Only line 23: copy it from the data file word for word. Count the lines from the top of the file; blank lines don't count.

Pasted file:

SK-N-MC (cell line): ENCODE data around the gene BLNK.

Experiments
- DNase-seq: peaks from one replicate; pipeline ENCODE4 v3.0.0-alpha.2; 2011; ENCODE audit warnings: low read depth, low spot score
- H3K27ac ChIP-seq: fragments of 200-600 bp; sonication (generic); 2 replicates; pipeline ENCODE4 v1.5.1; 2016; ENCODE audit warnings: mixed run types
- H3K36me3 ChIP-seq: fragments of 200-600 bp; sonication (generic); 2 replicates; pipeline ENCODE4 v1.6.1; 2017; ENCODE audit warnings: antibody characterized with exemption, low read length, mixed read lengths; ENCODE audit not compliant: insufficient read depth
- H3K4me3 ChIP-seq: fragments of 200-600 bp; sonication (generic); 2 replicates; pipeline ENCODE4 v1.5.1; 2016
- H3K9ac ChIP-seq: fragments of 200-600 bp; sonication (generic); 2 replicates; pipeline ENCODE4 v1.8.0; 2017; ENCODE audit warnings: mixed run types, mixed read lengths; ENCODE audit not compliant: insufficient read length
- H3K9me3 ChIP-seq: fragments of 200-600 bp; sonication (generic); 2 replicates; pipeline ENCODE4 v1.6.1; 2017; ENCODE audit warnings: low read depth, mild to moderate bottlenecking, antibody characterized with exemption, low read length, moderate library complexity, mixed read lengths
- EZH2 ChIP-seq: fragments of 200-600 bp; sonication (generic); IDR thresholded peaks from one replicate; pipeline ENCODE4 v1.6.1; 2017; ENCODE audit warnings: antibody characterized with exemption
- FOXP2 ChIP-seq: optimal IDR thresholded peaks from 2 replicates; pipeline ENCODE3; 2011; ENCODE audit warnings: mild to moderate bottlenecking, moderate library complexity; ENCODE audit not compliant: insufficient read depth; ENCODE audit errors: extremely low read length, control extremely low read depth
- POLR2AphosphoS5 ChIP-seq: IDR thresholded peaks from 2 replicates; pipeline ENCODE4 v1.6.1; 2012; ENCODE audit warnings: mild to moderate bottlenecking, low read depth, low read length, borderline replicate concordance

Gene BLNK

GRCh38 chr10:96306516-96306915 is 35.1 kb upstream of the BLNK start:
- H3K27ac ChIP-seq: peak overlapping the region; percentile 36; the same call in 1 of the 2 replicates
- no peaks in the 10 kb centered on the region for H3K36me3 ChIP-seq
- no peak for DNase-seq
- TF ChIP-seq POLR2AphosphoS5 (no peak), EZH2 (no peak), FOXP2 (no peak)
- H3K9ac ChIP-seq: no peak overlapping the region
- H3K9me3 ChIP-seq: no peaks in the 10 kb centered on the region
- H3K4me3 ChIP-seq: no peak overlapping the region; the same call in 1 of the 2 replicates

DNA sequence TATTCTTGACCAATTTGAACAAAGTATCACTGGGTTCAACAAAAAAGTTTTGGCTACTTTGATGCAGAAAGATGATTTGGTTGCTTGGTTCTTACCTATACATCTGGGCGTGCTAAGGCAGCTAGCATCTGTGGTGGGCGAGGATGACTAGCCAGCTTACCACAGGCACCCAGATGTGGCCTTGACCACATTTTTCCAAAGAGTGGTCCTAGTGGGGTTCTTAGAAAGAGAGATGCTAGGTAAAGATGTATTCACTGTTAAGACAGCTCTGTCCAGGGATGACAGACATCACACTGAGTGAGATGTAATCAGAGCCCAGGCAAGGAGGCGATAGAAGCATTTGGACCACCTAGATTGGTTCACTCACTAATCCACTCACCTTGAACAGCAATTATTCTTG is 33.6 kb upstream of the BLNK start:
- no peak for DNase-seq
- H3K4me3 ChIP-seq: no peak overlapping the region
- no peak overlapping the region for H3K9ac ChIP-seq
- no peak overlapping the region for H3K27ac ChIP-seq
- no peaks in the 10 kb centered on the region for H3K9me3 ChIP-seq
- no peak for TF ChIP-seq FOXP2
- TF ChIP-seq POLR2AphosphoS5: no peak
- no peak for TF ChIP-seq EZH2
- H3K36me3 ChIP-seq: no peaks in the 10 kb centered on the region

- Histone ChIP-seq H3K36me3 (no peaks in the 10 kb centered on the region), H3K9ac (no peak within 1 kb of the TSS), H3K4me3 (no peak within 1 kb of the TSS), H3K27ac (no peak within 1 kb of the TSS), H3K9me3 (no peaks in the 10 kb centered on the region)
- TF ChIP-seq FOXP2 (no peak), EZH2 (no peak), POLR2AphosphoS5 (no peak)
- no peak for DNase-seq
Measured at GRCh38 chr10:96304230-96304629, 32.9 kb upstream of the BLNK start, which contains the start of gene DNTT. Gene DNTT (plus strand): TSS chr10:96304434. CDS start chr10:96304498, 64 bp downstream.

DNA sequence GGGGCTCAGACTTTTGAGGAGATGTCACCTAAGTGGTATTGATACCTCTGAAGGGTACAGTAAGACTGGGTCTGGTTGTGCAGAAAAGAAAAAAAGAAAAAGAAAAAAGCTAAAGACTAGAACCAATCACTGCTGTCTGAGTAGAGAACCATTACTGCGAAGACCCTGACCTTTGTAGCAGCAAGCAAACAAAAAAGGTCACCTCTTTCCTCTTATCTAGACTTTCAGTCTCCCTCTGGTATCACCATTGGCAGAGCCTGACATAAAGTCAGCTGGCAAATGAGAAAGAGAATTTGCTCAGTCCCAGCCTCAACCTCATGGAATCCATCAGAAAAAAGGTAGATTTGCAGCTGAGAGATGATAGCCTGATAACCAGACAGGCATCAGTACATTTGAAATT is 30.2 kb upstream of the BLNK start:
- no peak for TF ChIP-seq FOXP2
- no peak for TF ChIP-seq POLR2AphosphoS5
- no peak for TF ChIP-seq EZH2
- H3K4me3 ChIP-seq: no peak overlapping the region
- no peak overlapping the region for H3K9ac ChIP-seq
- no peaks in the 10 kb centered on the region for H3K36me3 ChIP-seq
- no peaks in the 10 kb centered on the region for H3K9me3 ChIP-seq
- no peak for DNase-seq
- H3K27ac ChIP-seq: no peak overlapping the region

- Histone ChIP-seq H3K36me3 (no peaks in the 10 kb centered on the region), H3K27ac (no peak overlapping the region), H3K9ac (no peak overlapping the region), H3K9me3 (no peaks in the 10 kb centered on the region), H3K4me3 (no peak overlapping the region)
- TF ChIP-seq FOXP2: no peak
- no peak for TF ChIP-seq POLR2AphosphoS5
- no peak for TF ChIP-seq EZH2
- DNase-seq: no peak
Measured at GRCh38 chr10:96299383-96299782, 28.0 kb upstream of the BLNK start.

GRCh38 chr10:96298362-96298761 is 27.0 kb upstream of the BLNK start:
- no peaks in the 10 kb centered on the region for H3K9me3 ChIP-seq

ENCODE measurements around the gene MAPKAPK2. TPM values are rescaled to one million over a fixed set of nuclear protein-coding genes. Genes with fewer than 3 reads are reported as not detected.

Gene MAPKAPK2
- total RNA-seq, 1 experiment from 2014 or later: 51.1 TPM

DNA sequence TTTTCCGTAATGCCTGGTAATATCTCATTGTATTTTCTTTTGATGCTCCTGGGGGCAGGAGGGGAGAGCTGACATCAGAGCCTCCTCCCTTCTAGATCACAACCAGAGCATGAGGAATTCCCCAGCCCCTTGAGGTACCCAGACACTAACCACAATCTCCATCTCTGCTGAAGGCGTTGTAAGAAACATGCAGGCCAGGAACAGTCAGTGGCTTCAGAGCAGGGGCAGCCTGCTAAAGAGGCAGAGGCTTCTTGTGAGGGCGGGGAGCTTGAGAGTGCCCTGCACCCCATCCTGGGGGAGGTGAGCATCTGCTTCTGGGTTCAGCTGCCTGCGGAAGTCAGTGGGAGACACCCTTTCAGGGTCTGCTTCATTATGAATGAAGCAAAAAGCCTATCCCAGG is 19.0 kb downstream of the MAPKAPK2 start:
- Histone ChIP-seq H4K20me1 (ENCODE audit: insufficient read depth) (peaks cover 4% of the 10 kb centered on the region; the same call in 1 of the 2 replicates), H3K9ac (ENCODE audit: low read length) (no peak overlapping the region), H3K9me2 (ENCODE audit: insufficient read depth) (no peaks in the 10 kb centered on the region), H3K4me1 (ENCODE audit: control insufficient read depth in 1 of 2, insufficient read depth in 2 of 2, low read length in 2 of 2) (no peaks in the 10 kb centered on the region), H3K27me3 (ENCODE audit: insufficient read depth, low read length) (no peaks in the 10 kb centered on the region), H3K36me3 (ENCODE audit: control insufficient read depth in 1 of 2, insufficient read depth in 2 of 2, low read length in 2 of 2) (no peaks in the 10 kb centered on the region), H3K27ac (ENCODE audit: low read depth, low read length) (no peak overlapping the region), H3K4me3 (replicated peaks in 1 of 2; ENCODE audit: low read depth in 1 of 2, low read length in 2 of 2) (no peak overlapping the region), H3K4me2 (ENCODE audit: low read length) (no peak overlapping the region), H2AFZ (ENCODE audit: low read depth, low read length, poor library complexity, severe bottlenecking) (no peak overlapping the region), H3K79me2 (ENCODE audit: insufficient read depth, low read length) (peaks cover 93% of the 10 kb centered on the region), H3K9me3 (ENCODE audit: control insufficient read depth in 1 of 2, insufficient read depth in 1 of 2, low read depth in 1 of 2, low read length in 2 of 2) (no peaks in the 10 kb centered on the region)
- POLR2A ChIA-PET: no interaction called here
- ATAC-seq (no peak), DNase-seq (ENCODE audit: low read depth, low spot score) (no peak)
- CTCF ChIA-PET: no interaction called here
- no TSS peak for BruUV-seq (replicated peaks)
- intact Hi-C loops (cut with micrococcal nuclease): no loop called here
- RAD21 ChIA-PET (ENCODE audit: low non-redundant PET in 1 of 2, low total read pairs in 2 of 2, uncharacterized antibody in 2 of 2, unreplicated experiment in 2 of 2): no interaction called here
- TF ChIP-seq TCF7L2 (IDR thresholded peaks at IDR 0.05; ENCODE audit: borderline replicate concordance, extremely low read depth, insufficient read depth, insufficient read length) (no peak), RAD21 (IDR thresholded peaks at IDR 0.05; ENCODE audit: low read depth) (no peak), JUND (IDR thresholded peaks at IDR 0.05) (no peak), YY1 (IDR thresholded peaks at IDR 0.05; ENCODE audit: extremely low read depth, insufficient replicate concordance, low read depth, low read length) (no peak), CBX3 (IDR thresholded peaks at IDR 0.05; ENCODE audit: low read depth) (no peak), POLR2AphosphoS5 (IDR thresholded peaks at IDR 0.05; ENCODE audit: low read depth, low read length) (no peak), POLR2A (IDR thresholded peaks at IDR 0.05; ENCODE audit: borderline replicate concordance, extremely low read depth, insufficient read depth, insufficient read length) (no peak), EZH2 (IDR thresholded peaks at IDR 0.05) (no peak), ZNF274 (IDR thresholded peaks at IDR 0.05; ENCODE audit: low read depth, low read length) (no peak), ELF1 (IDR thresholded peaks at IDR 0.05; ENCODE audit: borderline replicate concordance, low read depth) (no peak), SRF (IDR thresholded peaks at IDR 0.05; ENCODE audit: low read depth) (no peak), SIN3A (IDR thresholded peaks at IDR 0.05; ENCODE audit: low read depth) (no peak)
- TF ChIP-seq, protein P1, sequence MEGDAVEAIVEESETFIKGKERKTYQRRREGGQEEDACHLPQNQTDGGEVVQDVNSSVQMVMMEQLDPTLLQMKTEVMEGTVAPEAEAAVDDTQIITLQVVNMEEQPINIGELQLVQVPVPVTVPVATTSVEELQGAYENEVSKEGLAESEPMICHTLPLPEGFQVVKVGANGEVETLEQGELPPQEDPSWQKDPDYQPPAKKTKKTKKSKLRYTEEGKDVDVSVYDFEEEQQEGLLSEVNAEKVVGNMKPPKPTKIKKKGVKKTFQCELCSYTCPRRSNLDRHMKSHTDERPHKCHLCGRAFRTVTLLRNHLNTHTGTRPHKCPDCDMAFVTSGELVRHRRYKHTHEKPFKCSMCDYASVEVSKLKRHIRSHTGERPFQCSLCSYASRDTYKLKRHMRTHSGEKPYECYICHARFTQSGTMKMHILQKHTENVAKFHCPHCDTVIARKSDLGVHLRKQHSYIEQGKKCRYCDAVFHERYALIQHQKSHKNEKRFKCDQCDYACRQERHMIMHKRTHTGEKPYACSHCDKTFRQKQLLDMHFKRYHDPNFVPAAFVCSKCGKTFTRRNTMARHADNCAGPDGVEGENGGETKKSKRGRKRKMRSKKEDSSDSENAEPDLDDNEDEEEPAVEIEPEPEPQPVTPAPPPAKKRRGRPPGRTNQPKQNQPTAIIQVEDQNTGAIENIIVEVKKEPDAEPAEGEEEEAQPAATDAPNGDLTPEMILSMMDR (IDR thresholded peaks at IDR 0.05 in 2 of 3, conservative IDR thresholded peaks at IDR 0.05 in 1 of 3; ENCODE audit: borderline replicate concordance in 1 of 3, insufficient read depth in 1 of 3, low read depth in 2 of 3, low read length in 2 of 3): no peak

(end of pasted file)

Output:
- H3K4me3 ChIP-seq: no peak overlapping the region